A Covid-19 variant that appears more contagious than the earliest strain of the virus is increasingly circulating in the U.S. But is the mutation something to fear?
Only if you’re unvaccinated, say experts at the Oklahoma Medical Research Foundation.
“Viruses mutate to survive,” said OMRF immunologist Eliza Chakravarty, M.D. “Becoming more transmissible is helpful from an evolutionary perspective. But with vaccines, we can mount a defense we didn’t have last year.” (story continues below)

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The U.S. Centers for Disease Control and Prevention has classified the delta variant, first identified in India, as a “variant of concern.” The CDC gave the mutation that now accounts for more than 20% of new infections in the U.S. the designation based on growing evidence that the variant spreads more easily and causes more severe cases of Covid-19 when compared to other variants.
The variant’s prevalence has more than doubled in recent weeks. What started as a seemingly small percentage of cases doesn’t mean small danger for a virus that has claimed more than 600,000 lives in the U.S., said OMRF physician-scientist Hal Scofield, M.D.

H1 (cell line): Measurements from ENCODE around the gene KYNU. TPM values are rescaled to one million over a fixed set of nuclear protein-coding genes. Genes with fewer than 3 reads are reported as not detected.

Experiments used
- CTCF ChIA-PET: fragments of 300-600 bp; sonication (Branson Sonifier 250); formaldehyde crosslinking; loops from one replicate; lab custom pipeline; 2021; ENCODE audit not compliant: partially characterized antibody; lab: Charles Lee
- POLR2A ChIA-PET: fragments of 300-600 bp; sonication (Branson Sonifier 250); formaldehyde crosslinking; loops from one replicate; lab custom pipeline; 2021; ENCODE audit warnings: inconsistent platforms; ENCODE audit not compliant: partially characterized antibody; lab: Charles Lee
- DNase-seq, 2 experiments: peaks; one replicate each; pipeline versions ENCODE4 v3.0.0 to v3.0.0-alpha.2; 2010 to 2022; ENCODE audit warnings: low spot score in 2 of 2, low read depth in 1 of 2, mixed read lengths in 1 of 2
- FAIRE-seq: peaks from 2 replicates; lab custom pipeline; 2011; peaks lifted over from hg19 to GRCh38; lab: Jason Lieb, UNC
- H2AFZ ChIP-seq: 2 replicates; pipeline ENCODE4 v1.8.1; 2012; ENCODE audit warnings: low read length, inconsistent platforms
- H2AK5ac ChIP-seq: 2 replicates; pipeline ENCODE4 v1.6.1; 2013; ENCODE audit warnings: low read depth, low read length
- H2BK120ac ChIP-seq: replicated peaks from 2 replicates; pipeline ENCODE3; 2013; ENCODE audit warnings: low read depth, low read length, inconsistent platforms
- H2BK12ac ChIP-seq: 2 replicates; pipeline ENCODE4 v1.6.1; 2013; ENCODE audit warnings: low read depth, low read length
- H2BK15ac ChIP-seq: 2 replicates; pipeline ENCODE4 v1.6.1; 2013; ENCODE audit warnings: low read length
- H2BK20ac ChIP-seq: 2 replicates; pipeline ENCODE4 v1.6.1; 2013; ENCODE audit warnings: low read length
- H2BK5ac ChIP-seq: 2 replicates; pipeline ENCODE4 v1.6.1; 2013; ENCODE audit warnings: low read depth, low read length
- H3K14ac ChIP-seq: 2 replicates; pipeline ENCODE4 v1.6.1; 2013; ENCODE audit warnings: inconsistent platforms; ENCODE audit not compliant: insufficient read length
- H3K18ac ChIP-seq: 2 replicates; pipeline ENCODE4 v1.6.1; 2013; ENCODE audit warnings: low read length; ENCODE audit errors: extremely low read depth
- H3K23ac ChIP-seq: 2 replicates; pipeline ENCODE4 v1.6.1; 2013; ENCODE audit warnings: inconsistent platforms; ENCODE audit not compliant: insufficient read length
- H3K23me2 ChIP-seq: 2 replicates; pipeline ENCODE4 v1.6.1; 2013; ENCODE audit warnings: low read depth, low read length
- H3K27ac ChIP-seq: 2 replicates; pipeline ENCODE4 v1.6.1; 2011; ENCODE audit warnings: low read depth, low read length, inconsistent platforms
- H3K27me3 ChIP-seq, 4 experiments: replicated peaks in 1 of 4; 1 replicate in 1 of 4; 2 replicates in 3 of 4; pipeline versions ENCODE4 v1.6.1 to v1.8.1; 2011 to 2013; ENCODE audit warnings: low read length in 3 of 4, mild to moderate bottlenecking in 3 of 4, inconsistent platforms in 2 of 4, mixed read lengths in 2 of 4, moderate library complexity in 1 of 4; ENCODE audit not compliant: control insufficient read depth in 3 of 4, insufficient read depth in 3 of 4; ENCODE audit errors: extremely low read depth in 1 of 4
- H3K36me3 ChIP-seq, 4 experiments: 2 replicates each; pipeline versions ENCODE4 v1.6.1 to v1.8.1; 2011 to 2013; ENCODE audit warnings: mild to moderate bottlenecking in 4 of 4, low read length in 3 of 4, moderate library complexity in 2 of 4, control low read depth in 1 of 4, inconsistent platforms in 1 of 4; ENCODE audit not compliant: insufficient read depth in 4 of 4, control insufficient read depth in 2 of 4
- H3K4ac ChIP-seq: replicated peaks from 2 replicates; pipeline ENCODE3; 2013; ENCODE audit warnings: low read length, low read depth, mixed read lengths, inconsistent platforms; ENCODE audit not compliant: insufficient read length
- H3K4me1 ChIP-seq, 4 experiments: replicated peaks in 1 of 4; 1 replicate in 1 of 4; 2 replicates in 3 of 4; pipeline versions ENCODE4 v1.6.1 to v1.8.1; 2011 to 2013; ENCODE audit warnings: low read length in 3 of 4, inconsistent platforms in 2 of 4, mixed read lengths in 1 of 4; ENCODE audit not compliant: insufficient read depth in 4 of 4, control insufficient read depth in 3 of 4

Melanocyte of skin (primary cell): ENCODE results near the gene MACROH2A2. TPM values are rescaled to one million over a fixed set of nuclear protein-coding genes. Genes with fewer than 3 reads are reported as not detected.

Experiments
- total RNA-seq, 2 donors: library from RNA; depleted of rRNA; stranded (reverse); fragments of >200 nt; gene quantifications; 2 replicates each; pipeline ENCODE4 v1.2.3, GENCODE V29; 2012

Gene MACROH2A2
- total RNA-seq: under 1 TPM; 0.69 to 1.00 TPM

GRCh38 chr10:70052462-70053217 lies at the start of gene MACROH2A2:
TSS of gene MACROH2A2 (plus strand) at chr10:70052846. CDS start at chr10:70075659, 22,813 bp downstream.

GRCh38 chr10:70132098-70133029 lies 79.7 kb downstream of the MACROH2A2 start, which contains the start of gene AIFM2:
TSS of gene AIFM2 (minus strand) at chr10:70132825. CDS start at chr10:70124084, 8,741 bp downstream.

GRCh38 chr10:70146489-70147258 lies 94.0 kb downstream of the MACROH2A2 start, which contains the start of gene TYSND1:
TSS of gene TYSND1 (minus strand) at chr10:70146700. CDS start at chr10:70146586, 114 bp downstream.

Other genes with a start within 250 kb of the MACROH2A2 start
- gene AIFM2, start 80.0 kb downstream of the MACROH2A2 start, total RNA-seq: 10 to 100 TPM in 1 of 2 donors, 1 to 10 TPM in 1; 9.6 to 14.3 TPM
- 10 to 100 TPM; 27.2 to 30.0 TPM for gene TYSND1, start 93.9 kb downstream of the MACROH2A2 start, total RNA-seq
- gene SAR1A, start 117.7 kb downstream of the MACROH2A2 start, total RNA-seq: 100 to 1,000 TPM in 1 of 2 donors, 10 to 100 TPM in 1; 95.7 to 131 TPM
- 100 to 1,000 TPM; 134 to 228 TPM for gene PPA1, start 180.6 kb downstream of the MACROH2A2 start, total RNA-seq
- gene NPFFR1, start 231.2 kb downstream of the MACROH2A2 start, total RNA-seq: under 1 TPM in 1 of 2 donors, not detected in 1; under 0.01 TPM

“The delta variant appears prime to become the dominant coronavirus strain in the U.S., as it is now in the United Kingdom and India,” said Scofield, noting that the variant is striking teens and young adults with increasing speed. “For communities with low levels of vaccination in Oklahoma, this could mean serious trouble come fall.”
There is good news for the fully vaccinated, Scofield said. In a study published in May, researchers in the U.K. found that a two-dose regimen of the Pfizer vaccine was 88% effective against symptomatic Covid-19 from the delta variant. CDC officials anticipate similar results for Moderna’s vaccine. And the effectiveness of Johnson & Johnson’s one-dose shot appears only slightly lowered — 60%, vs. the 66% seen in clinical trials — against the variant.
Despite this, in the same U.K. study, scientists found that one dose of the Pfizer vaccine is just 33% effective against the virus.
“It’s a reminder of how critical full vaccination is,” said Chakravarty. “If you are unvaccinated and waiting to see whether there will be a spike in cases before getting your shot, or if you’ve delayed in getting your second dose, the time to act is now.”
Although infections of Covid-19 are rare in fully vaccinated people, Scofield said that testing should remain top of mind to track the progression of the delta variant in the state.
“If you’re vaccinated, we’re on the cusp of returning to regular life,” said Scofield. “But if you’re sick with symptoms such as coughing, fever and difficulty breathing, you still need a Covid test.”